Pesticide spraying on farms often includes the organophosphate malathion. Malathion kills many types of ants, moths, and other pests that eat crops, and is especially known for its use in eradication of boll weevils, according to the NOAA. The federal government allows malathion spraying, although it does require caution in the use of this pesticide.

Farmers often spray malathion aerially, so it can quickly cover a large field. Helicopters and small aircraft frequently distribute the pesticide. This potentially spreads it over a large area, which is a concern in cities such as Oxnard and Camarillo where there are many large housing tracts near the farms. In addition, schools are often close to the fields as well.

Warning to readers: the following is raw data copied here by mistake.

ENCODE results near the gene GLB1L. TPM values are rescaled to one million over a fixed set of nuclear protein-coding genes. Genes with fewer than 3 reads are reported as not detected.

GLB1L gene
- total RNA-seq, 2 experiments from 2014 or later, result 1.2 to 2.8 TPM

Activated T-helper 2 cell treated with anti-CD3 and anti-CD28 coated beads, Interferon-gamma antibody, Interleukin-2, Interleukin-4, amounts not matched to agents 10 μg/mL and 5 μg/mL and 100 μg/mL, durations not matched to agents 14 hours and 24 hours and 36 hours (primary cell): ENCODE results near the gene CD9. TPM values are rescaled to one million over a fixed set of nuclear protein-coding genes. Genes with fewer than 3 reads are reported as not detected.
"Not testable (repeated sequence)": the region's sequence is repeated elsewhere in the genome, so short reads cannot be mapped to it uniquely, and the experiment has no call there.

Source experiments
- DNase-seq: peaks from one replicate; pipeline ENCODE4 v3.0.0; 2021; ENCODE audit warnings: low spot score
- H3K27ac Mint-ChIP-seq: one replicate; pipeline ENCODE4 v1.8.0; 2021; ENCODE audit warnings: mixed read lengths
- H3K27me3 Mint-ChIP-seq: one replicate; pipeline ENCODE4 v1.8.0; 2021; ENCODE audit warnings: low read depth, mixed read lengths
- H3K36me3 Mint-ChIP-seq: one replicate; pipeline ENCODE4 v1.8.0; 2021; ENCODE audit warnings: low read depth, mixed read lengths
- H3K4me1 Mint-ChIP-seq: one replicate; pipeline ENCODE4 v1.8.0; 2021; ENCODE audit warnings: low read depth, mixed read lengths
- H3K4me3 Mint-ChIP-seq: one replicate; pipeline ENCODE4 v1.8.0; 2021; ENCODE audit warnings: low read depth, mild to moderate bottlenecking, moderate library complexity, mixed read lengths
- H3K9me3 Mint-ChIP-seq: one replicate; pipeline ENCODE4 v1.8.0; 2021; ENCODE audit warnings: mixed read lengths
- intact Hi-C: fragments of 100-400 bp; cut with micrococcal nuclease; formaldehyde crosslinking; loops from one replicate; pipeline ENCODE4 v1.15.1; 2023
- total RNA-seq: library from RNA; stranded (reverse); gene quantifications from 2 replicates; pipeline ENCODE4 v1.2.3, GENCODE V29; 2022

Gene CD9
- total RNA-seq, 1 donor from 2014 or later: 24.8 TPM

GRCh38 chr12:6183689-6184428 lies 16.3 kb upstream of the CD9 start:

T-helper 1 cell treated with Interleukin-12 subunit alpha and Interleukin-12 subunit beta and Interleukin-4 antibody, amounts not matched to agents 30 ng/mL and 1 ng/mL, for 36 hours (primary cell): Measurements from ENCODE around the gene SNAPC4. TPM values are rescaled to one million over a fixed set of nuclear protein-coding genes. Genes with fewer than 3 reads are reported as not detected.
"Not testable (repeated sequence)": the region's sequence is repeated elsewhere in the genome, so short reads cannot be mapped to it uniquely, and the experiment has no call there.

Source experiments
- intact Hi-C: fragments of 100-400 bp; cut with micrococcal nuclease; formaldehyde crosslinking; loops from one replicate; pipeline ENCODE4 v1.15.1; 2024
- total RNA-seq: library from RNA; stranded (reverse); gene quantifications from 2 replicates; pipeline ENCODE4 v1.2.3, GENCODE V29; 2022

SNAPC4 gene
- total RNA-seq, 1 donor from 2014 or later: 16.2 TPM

State departments of health may cite a grower for the inappropriate use of malathion. According to the Washington State Department of Health, a helicopter sprayed malathion on several farmworkers without adequate protection, causing them to get sick and the grower to receive warning citations. The government does not always issue a fine, but this could provide information for a civil suit, since it’s known that the farmworkers were affected. The Washington State Department of Health states that malathion residue lingers for up to twelve hours after spraying.

USAID was involved in a much more serious malathion incident in 1974. USAID supplies pesticides, fertilizers, and farm equipment to various countries in need. When USAID provided malathion to farmworkers in Pakistan who were not aware of the handling procedures for malathion, five of them died from malathion exposure and US activists sued the agency. USAID establishes environmental safeguards so this does not happen again.